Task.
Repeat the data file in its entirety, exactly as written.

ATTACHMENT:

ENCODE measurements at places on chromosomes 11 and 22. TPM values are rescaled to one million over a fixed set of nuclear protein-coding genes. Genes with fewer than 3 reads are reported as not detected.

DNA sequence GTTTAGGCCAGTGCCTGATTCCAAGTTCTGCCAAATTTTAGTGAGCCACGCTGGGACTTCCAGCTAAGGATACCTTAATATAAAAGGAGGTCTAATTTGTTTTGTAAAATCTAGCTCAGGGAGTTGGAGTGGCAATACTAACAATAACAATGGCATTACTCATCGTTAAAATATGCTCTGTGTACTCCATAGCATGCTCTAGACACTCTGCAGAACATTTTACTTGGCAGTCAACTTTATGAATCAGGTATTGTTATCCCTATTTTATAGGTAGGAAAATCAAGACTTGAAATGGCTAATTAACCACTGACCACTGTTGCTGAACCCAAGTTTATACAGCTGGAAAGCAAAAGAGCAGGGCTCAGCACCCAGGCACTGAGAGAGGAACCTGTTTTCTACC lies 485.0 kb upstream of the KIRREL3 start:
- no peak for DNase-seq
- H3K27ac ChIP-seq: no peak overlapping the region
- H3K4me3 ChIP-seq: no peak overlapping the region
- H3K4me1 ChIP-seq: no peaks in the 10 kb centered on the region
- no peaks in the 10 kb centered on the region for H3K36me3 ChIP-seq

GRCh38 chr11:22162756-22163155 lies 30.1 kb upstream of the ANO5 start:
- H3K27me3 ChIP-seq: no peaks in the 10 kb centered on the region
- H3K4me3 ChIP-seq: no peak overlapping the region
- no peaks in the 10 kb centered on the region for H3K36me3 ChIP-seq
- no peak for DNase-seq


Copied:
ENCODE measurements at places on chromosomes 11 and 22. TPM values are rescaled to one million over a fixed set of nuclear protein-coding genes. Genes with fewer than 3 reads are reported as not detected.

DNA sequence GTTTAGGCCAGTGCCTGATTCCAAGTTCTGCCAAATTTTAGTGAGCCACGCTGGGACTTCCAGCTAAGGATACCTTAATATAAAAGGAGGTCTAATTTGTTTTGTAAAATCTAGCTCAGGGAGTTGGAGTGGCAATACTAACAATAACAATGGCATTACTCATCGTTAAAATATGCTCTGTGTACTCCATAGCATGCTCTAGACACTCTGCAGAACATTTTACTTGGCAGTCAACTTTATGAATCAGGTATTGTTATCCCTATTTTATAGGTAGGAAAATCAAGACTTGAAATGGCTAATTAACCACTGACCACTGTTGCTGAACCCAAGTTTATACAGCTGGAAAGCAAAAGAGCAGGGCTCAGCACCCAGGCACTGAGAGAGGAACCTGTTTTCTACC lies 485.0 kb upstream of the KIRREL3 start:
- no peak for DNase-seq
- H3K27ac ChIP-seq: no peak overlapping the region
- H3K4me3 ChIP-seq: no peak overlapping the region
- H3K4me1 ChIP-seq: no peaks in the 10 kb centered on the region
- no peaks in the 10 kb centered on the region for H3K36me3 ChIP-seq

GRCh38 chr11:22162756-22163155 lies 30.1 kb upstream of the ANO5 start:
- H3K27me3 ChIP-seq: no peaks in the 10 kb centered on the region
- H3K4me3 ChIP-seq: no peak overlapping the region
- no peaks in the 10 kb centered on the region for H3K36me3 ChIP-seq
- no peak for DNase-seq